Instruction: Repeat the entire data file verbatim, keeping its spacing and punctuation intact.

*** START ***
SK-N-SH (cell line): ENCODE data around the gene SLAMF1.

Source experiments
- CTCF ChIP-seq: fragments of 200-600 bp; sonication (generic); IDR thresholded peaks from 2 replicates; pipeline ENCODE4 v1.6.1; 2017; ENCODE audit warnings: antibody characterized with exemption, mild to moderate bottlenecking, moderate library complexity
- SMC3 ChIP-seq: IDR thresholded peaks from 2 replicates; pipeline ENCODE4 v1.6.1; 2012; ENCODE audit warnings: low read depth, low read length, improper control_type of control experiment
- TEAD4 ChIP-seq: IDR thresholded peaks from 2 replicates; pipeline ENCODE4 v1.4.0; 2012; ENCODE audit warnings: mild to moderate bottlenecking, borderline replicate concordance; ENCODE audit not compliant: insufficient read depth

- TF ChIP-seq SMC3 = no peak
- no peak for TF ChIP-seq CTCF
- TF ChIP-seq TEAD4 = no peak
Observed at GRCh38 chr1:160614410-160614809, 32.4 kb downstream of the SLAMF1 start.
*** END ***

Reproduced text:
SK-N-SH (cell line): ENCODE data around the gene SLAMF1.

Source experiments
- CTCF ChIP-seq: fragments of 200-600 bp; sonication (generic); IDR thresholded peaks from 2 replicates; pipeline ENCODE4 v1.6.1; 2017; ENCODE audit warnings: antibody characterized with exemption, mild to moderate bottlenecking, moderate library complexity
- SMC3 ChIP-seq: IDR thresholded peaks from 2 replicates; pipeline ENCODE4 v1.6.1; 2012; ENCODE audit warnings: low read depth, low read length, improper control_type of control experiment
- TEAD4 ChIP-seq: IDR thresholded peaks from 2 replicates; pipeline ENCODE4 v1.4.0; 2012; ENCODE audit warnings: mild to moderate bottlenecking, borderline replicate concordance; ENCODE audit not compliant: insufficient read depth

- TF ChIP-seq SMC3 = no peak
- no peak for TF ChIP-seq CTCF
- TF ChIP-seq TEAD4 = no peak
Observed at GRCh38 chr1:160614410-160614809, 32.4 kb downstream of the SLAMF1 start.